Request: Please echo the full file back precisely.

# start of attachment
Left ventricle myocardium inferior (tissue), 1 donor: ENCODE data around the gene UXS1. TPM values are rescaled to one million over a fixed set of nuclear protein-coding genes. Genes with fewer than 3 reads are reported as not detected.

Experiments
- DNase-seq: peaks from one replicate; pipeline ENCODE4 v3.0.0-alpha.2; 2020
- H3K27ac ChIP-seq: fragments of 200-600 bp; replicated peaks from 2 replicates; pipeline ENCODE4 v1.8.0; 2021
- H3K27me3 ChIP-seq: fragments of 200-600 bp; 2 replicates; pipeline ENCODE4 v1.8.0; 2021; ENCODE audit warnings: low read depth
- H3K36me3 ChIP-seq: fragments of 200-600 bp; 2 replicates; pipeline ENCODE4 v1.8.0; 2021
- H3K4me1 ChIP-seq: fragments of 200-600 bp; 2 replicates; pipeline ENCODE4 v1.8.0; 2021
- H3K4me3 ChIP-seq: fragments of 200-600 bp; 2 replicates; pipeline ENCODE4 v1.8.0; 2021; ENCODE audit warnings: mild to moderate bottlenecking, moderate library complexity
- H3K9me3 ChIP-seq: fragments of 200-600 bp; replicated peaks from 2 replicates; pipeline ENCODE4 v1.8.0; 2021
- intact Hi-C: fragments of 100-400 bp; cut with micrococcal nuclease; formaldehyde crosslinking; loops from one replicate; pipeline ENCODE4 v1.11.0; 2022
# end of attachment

Left ventricle myocardium inferior (tissue), 1 donor: ENCODE data around the gene UXS1. TPM values are rescaled to one million over a fixed set of nuclear protein-coding genes. Genes with fewer than 3 reads are reported as not detected.

Experiments
- DNase-seq: peaks from one replicate; pipeline ENCODE4 v3.0.0-alpha.2; 2020
- H3K27ac ChIP-seq: fragments of 200-600 bp; replicated peaks from 2 replicates; pipeline ENCODE4 v1.8.0; 2021
- H3K27me3 ChIP-seq: fragments of 200-600 bp; 2 replicates; pipeline ENCODE4 v1.8.0; 2021; ENCODE audit warnings: low read depth
- H3K36me3 ChIP-seq: fragments of 200-600 bp; 2 replicates; pipeline ENCODE4 v1.8.0; 2021
- H3K4me1 ChIP-seq: fragments of 200-600 bp; 2 replicates; pipeline ENCODE4 v1.8.0; 2021
- H3K4me3 ChIP-seq: fragments of 200-600 bp; 2 replicates; pipeline ENCODE4 v1.8.0; 2021; ENCODE audit warnings: mild to moderate bottlenecking, moderate library complexity
- H3K9me3 ChIP-seq: fragments of 200-600 bp; replicated peaks from 2 replicates; pipeline ENCODE4 v1.8.0; 2021
- intact Hi-C: fragments of 100-400 bp; cut with micrococcal nuclease; formaldehyde crosslinking; loops from one replicate; pipeline ENCODE4 v1.11.0; 2022